Unashamed Writing

Authentic writing from the gut - the studio of a self-taught writer

Honey, your sense of humor is terrible!

no sense of humor and bore meGrowing up, I was the book smart in my family. I could have given you pretty detailed information about historical events and geographical facts. Mathematics was my hobby. I found physics and chemistry interesting. I could even parrot out some quasi-intelligent philosophical thoughts.

My younger sister was the super witty one. When I say super witty, I mean hilarious, make-you-cry-out-loud-while-laughing-out-loud kind of hilarious. She had a funny comeback for everything. If you had to take just one of us with you on a deserted island, which one would you take? Yeah … that’s what I thought! No tropical deserted paradise for me! I’ll tell my sister to pack her bags.

Of course, as a kid, I wanted to be funny too so I tried making jokes. I failed miserably. Every. Single. Time. I’m not kidding when I’m saying that no one ever laughed at my jokes.

One day my mom told me: “Honey, I don’t mean to be mean but you’re not good at making jokes. Your sense of humor is terrible!”. Most people would not believe me when I say that my mom truly wasn’t trying to be mean. See, my mom and I had a brutal honesty kind of relationship, among other things. The brutal honesty was one-sided … of course, but it worked for us.

I told that story to someone very close to me once, right when we first met. At first, they couldn’t help thinking the worst about my mom. But, many months and plenty of mis- or non-understood jokes later, that person asked me to stop making jokes also!!! No kidding!

I can’t say exactly why I kept at it. Maybe because wit fascinates me. So do book smarts actually, but book smarts and wit are different. Book smart is almost all effort. Wit is part effort, part art. Listening to a book smart person is like reading an encyclopedia. A witty person makes you feel like you’re reading a really good book, like “The Importance of Being Earnest”, or “Pride and Prejudice”. Or whatever you really like reading. You get the idea.

I have a brother-in-law who is super witty. For a while, we worked at a bank together. One day, he called me into his manager’s office because they needed someone to talk to a French client. Yes, I was fluent in French. I could even speak German and Italian. I told you I was book smart!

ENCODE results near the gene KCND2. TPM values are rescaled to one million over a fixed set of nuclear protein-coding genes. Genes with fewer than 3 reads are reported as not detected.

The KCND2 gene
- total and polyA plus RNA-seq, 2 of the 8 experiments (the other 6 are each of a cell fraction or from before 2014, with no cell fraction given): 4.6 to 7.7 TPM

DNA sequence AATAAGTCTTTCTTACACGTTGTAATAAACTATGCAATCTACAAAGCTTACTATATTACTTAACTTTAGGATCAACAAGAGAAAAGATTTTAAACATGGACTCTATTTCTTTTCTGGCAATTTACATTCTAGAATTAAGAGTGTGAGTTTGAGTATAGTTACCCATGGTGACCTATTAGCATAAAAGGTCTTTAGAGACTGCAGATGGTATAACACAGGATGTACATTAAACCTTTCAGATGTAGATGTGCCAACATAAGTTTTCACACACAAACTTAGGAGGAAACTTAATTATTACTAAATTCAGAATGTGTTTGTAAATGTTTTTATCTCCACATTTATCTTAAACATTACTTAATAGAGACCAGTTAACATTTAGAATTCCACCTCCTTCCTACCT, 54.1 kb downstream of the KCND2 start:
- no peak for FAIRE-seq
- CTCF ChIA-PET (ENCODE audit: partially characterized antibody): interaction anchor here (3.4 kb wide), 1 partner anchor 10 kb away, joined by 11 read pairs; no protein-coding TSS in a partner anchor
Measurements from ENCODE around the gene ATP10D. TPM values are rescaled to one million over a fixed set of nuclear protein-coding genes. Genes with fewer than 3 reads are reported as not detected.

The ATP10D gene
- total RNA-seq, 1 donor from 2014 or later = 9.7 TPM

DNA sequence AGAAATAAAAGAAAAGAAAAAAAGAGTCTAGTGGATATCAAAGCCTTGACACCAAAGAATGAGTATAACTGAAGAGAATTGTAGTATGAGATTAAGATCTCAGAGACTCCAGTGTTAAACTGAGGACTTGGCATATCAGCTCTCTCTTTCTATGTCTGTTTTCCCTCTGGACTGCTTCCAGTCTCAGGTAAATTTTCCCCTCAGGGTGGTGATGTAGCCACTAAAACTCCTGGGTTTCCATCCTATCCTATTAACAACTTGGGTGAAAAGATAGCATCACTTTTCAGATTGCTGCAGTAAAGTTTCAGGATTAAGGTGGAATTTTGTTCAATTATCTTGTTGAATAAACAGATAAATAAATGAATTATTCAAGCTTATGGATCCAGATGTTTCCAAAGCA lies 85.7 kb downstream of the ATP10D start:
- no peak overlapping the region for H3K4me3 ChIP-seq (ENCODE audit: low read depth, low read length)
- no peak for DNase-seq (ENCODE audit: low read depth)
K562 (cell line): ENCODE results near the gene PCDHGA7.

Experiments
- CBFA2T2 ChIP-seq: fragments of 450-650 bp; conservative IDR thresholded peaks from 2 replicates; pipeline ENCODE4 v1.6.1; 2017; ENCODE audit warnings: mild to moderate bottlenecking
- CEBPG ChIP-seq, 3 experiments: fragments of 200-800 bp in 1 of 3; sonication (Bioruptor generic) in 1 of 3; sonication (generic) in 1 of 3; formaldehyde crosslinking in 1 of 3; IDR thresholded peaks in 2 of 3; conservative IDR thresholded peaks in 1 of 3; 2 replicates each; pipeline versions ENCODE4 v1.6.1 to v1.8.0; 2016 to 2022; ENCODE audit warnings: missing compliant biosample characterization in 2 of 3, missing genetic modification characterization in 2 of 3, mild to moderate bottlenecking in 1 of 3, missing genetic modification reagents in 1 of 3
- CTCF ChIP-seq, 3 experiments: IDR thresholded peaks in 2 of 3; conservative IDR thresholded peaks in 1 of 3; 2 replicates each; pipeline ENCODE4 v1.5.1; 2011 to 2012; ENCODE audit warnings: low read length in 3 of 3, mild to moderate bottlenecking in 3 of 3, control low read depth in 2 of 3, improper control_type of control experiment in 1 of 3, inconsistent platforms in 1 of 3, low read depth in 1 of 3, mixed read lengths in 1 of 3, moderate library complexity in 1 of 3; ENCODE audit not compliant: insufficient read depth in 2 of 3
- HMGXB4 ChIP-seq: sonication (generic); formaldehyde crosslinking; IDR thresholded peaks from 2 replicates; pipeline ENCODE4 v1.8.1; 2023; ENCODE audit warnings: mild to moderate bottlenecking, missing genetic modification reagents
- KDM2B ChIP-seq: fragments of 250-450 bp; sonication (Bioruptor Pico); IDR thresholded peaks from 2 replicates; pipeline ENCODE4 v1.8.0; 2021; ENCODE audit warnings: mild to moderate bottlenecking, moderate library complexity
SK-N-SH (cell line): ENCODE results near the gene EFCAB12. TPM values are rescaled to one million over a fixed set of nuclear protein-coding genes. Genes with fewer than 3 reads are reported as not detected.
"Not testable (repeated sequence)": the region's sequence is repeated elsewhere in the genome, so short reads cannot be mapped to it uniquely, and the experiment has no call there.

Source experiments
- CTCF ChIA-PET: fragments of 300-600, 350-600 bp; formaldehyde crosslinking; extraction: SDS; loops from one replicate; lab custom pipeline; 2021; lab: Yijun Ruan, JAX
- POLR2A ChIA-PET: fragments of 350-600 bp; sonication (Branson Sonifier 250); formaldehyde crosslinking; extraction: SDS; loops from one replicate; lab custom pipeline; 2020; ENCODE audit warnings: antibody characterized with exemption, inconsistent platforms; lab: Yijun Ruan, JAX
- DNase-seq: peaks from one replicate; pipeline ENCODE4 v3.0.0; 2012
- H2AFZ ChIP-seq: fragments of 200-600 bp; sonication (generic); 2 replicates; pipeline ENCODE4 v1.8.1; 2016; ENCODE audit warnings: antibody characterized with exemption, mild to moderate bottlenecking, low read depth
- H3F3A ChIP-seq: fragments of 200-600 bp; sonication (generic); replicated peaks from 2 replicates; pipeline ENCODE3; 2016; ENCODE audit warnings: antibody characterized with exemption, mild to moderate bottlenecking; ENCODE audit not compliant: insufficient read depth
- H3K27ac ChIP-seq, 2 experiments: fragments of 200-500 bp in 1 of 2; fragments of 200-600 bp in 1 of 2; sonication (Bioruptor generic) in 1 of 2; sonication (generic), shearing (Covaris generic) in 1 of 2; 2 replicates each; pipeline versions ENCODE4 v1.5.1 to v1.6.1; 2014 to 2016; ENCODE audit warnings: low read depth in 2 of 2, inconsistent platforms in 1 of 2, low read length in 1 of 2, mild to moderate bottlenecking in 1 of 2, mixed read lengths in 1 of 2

When I got into that office, my brother-in-law tipped his head to point towards me and said to his manager: “She’s not fat! She’s just pregnant!” (That’s because I was at least six months pregnant with my third daughter then and I did look fat. Two whole minutes must have passed between the time my pregnant belly entered the room and the time the rest of my body made it there. I was moving extremely slowly too, with an obvious waddle in my step. I looked like a fat duck moving in slow motion. I can’t say I miss those times!)

My brother-in-law’s comment made me laugh, of course. He really is a very smart guy and very good natured in most of his jokes. But it also made me wish I had a good comeback for that. My sister would have had one.

After that call, my brother-in-law asked me: “Why didn’t you ask what my excuse was? After all, I was fat, not pregnant!” Of course I didn’t know how to answer his question. My only thought was: I suck at making jokes! There! But I think that, for the first time, I wondered if there was some kind of science behind being a good comedian. As it turns out, there is. I’ve been using some of those tricks ever since.

I can’t tell you that my jokes are good. I can only say that they are better. Better than they’ve been for the first 30 years of my life or so. And that I’m having a great time making them up.

I’m the girl who will laugh out loud at her own jokes and not be embarrassed by it! That’s because I recognize how truly witty they are. I forgot to mention that I’m not humble. That’s not a joke!

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